Professional hackers have enhanced tools for research and development of malicious software, including AI models. Hacking is now a multi-billion dollar industry so they have capital. Criminals can quickly adapt their attack methods thanks to AI models. In 2020, AI capabilities were used to improve the finance sector targeting the malicious code Emotet. 

5. State actors are significantly involved in cybersecurity issues

Cybersecurity is a national security issue. Digital platforms are used by the supply chain, the finance sector, and government entities. As a result, state actors intervene in cybersecurity to improve national cybersecurity postures. They also encourage or orchestrate cyberattacks on their opponents’ infrastructure to harm it.

On the bright side, cyber-related regulations and control mechanisms have been improved. Biden’s Executive Order on Cybersecurity, for example, requires federal agencies to improve their cybersecurity posture. The Executive Order also affects commercial enterprises that cooperate with federal agencies. Forbes views Biden’s choice as a blueprint for a safer internet for everyone, emphasizing the importance of cybersecurity and techniques like the zero-trust cybersecurity paradigm.

In addition, there are some upgrades in cyberattack reporting. On March 10th, the US House and Senate passed legislation requiring companies in the financial, transportation, and energy sectors to notify the government of any cyberattack within three days. If a company makes a payment for a ransomware assault, the government must be notified within 24 hours. Senator Rob Portman, has expressed the rationale behind the decision with his concerns about a possible increase in Russian-based cyber attacks on US companies.

The senator’s concern highlights the darker side of government involvement in cybersecurity. According to ENISA, state-related entities were active cyber threats in 2021. 2022 can be even worse. For example, before the invasion of Ukraine, Russian intelligence services launched a series of cyberattacks to weaken Ukraine’s infrastructure. Political tensions and war-related cyberattacks, according to the Guardian, will continue to escalate.        

You can check our sortable/filtrable cybersecurity software, cybersecurity companies and secure web gateway vendors lists to improve your cybersecurity posture.

If you have further questions regarding cybersecurity trends, you can contact us:

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Access Cem's 2 decades of B2B tech experience as a tech consultant, enterprise leader, startup entrepreneur & industry analyst. Leverage insights informing top Fortune 500 every month.
Cem Dilmegani
Principal Analyst
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Cem Dilmegani
Principal Analyst

Cem is the principal analyst at AIMultiple since 2017. AIMultiple informs hundreds of thousands of businesses (as per Similarweb) including 60% of Fortune 500 every month.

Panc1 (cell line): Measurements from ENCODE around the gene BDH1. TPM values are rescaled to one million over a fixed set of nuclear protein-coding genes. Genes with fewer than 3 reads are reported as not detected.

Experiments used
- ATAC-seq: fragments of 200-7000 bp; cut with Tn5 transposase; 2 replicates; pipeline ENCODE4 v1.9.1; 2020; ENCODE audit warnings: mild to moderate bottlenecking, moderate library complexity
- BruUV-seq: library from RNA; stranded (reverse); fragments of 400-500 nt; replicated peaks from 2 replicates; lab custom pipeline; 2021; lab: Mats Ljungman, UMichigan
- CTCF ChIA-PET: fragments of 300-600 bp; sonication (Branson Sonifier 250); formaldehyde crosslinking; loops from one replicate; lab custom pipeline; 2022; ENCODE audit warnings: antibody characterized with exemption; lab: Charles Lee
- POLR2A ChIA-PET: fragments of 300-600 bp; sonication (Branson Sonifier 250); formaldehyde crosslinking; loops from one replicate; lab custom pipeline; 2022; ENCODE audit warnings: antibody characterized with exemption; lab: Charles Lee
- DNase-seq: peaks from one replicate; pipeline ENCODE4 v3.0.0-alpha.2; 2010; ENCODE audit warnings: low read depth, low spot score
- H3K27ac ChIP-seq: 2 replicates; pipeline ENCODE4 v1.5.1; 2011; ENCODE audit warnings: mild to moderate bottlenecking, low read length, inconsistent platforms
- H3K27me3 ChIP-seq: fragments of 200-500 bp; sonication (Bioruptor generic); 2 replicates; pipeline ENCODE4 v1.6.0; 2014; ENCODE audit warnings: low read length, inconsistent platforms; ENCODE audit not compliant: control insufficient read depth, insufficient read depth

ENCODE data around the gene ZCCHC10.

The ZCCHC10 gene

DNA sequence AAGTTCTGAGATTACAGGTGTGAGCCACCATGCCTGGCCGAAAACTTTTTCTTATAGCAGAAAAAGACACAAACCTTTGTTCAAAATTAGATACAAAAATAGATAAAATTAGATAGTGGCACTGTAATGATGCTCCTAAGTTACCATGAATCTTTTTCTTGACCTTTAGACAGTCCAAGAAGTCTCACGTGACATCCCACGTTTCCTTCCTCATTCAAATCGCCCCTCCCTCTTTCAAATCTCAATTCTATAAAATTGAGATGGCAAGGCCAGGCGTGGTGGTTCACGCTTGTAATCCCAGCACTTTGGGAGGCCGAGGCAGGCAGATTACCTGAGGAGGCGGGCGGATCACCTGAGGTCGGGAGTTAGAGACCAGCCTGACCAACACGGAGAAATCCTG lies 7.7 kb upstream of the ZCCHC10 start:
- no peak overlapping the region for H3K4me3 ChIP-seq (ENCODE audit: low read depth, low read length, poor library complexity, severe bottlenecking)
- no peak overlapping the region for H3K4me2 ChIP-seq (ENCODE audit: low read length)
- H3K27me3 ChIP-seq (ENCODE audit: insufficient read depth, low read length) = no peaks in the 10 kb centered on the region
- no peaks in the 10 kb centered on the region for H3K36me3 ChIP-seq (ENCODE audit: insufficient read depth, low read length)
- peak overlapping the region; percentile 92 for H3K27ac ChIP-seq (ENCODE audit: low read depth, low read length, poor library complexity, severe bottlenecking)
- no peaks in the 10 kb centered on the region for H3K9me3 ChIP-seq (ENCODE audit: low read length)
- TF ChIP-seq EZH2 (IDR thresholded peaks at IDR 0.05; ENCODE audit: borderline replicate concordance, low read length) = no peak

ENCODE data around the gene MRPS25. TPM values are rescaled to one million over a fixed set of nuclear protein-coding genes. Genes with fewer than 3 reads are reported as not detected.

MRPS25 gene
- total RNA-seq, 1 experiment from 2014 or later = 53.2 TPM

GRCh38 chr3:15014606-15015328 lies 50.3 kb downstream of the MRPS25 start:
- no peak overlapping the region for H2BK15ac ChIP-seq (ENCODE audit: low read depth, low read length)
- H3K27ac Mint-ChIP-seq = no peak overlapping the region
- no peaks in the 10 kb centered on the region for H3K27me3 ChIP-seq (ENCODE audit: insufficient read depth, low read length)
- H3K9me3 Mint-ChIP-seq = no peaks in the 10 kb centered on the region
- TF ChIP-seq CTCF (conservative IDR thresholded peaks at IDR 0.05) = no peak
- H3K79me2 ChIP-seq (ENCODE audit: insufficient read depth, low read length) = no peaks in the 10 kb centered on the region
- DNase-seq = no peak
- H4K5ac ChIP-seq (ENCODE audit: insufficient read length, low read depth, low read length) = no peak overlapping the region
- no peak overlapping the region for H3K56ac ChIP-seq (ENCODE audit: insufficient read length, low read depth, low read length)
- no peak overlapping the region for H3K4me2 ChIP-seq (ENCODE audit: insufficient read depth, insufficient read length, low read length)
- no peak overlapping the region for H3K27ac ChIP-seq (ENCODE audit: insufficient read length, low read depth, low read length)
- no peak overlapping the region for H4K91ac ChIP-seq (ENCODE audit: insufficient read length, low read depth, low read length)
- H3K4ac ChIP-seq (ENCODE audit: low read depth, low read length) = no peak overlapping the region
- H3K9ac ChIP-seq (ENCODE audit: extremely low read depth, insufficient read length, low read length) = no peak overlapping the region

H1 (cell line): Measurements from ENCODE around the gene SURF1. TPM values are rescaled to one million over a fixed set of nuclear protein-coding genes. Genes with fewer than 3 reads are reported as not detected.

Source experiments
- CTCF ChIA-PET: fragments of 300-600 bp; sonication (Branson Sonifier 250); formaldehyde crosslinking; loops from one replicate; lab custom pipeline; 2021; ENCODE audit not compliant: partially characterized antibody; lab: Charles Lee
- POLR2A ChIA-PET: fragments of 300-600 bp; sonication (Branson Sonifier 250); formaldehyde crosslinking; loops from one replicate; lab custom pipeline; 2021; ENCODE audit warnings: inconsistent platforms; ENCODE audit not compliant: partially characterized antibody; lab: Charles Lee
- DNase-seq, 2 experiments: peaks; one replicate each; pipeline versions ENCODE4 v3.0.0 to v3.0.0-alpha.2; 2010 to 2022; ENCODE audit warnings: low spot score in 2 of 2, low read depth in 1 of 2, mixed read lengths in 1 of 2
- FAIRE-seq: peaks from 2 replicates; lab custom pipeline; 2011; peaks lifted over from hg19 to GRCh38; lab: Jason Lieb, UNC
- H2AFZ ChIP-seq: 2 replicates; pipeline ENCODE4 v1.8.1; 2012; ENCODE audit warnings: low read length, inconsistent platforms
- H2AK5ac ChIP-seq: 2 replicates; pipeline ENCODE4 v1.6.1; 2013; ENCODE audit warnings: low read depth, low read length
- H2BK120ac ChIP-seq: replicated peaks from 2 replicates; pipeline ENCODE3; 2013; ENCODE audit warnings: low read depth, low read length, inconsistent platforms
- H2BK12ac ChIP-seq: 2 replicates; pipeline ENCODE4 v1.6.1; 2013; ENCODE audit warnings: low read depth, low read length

Cem's work focuses on how enterprises can leverage new technologies in AI, automation, cybersecurity(including network security, application security), data collection including web data collection and process intelligence.

Cem's work has been cited by leading global publications including Business Insider, Forbes, Washington Post, global firms like Deloitte, HPE, NGOs like World Economic Forum and supranational organizations like European Commission. You can see more reputable companies and media that referenced AIMultiple.

Cem's hands-on enterprise software experience contributes to the insights that he generates. He oversees AIMultiple benchmarks in dynamic application security testing (DAST), data loss prevention (DLP), email marketing and web data collection. Other AIMultiple industry analysts and tech team support Cem in designing, running and evaluating benchmarks.

Throughout his career, Cem served as a tech consultant, tech buyer and tech entrepreneur. He advised enterprises on their technology decisions at McKinsey & Company and Altman Solon for more than a decade. He also published a McKinsey report on digitalization.

He led technology strategy and procurement of a telco while reporting to the CEO. He has also led commercial growth of deep tech company Hypatos that reached a 7 digit annual recurring revenue and a 9 digit valuation from 0 within 2 years. Cem's work in Hypatos was covered by leading technology publications like TechCrunch and Business Insider.

Cem regularly speaks at international technology conferences. He graduated from Bogazici University as a computer engineer and holds an MBA from Columbia Business School.

Sources:

AIMultiple.com Traffic Analytics, Ranking & Audience, Similarweb.
Why Microsoft, IBM, and Google Are Ramping up Efforts on AI Ethics, Business Insider.
Microsoft invests $1 billion in OpenAI to pursue artificial intelligence that’s smarter than we are, Washington Post.
Data management barriers to AI success, Deloitte.
Empowering AI Leadership: AI C-Suite Toolkit, World Economic Forum.
Science, Research and Innovation Performance of the EU, European Commission.
Public-sector digitization: The trillion-dollar challenge, McKinsey & Company.
Hypatos gets $11.8M for a deep learning approach to document processing, TechCrunch.
We got an exclusive look at the pitch deck AI startup Hypatos used to raise $11 million, Business Insider.